Devices Increase Liability

Technology can be hazardous whatever one does.

From the start, we’ve been slow to utilize modern communication devices. Only when we were “forced” to get a cell phone for our job did we give in to do that. Yet, grudgingly we admit it has been used effectively.

Still, we’ve resisted adding the other “social media services,” although the one-cent phone we got recently had those “benefits” in the “package.” To keep our job, we’re again going to be “forced” to learn about some of them, hopefully later, but likely sooner.

While a few “professionals” don’t have internet, which allows communications instantly around the world, we depend on the service every day, sorrowfully.

While access to just about everything about anything is available on the internet, our biggest use is transmitting “e-mail” messages, sometimes hundreds a day.

Despite all of the learning required for an old cowboy to operate the “other conveniences,” the very worst thing is that everything transmitted can be traced back to us. That includes all phone calls and e-mails we send and receive.

Now, cell phones and the seemingly jillions of things they can do are prohibited for use by horse show judges when on the job.

Exhibitors sometimes think judges are communicating with other officials unfairly, or not paying attention to business at hand. Actually, misperception and consequent accusations often go on and on in the name of greed. Everybody wants to win, and many think they’re being cheated if they don’t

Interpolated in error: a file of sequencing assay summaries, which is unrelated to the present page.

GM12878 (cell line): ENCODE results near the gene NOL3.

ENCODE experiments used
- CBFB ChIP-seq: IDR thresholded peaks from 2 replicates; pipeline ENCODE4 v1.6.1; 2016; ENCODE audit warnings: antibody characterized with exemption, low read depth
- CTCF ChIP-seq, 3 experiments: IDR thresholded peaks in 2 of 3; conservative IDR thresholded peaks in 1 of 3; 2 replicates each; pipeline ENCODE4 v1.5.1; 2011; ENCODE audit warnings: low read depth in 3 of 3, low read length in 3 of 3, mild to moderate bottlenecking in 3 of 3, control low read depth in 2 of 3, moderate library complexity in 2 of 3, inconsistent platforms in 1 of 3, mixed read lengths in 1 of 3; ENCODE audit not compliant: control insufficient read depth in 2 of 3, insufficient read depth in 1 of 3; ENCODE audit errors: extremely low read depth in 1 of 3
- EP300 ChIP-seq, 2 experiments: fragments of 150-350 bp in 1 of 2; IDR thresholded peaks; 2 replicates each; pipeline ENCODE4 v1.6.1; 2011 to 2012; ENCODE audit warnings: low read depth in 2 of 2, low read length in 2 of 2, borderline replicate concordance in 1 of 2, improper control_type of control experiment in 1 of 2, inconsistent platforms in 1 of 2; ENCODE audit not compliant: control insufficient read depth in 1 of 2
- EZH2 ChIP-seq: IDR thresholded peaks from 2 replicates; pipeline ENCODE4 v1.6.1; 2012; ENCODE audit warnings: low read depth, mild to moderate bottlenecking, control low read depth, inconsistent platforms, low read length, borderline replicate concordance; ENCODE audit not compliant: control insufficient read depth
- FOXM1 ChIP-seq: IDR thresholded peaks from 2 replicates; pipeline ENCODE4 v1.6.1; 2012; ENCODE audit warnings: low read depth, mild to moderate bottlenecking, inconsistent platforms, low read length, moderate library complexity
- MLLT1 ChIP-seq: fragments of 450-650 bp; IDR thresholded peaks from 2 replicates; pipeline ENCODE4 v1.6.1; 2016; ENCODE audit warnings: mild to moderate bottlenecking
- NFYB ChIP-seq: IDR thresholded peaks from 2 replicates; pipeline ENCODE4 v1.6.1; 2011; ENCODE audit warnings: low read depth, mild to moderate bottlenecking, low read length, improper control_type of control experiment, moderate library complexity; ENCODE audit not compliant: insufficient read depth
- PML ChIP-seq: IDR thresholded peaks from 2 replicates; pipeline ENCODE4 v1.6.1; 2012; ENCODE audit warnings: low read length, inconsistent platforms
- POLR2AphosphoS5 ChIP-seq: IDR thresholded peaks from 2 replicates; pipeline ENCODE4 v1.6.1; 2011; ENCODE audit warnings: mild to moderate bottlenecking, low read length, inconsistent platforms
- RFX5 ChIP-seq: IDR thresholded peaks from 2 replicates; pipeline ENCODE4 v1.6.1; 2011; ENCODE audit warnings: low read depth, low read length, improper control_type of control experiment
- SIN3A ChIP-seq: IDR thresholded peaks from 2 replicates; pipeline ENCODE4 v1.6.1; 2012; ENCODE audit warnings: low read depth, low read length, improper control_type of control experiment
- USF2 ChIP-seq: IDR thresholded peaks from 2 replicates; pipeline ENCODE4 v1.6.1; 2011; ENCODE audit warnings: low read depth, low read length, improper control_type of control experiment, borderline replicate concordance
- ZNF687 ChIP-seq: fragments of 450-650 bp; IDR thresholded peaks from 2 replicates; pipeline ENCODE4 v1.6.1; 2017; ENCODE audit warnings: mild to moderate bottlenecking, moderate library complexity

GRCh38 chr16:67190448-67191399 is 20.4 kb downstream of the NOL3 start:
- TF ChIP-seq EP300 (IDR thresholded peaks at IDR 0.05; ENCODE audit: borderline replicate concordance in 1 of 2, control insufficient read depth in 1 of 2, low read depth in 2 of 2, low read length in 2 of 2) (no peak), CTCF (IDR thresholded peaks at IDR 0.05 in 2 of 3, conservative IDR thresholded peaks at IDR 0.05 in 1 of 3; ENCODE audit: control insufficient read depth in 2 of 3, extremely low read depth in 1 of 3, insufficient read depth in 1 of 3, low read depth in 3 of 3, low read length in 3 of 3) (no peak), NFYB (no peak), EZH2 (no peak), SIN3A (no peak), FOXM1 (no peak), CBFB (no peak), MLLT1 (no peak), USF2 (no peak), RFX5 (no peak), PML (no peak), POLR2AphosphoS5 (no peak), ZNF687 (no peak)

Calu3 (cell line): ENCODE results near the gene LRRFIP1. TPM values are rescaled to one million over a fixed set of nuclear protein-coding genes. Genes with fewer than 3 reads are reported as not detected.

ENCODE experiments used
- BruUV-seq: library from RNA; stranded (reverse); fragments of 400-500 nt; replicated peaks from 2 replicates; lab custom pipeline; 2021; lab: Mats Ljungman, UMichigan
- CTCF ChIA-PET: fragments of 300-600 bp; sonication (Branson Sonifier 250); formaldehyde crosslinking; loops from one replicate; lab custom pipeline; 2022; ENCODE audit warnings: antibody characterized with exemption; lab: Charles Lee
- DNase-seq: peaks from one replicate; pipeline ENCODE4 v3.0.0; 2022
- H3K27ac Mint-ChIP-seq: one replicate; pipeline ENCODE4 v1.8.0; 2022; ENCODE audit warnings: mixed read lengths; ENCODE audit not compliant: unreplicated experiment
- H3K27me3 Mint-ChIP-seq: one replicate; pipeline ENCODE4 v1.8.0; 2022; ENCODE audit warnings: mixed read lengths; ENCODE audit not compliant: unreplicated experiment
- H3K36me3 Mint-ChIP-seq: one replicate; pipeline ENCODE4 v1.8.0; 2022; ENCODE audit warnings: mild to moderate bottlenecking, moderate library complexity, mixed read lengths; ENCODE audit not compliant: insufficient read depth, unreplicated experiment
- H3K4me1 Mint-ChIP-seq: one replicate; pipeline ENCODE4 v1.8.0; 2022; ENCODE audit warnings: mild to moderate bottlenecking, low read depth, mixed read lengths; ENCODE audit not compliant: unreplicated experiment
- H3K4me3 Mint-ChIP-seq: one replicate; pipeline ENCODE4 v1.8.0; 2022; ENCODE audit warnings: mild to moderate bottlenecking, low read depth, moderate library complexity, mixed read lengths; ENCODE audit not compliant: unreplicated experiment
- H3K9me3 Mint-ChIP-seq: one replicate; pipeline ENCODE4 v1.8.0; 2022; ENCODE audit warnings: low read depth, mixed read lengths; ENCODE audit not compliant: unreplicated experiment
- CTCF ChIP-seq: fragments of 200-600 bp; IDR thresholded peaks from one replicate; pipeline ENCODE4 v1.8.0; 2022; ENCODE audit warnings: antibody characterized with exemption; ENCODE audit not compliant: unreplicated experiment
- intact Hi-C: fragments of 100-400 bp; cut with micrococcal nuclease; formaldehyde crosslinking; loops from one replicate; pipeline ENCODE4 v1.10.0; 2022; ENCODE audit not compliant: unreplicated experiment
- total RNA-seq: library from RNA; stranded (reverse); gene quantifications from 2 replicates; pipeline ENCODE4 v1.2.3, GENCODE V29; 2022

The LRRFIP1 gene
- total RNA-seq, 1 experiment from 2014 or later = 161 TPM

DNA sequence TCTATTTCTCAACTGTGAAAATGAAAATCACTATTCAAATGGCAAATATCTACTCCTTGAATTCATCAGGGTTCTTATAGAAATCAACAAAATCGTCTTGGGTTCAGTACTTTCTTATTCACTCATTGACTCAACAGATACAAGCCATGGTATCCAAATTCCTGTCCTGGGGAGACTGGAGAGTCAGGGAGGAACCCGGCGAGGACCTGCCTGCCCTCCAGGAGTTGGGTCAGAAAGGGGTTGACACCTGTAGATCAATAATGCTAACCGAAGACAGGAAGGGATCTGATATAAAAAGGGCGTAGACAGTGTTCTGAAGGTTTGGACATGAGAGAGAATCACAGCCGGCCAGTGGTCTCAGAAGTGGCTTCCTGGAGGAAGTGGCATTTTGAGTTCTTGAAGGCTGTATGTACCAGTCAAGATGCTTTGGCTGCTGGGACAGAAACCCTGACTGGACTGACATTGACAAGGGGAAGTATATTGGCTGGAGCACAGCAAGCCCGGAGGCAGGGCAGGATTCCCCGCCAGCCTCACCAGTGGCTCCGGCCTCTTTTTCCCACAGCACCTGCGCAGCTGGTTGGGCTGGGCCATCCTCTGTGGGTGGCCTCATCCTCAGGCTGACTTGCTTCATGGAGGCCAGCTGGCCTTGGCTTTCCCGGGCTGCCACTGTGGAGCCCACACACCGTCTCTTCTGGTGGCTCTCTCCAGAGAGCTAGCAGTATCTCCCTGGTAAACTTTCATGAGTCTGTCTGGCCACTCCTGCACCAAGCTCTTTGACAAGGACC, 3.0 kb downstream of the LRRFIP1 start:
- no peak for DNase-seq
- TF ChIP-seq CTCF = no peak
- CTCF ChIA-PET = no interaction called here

Even more serious to the adjudicating profession, cell phones and further-advanced devices allow those ringside to tape every move a judge makes, and even record all conversations.

One can become liable for saying something as simple as “That’s a nice horse,” when the one who doesn’t win hears it said of another.

Furthermore, all classes can be recorded for perpetuity. When an official is asked about a class placing, and his reflection response is proven wrong on tape, that judge can be “written up,” and more.

Reminds us of Romans 11:25: “It would be easy to misinterpret what’s going on and arrogantly assume something wrong, when that’s not it at all.” Thus, Jeremiah 26:14: “Do whatever you think is best, but take warning you will be liable.” Therefore, Proverbs 1:4: “Prudence be given to the simple knowledge, discretion and discernment.”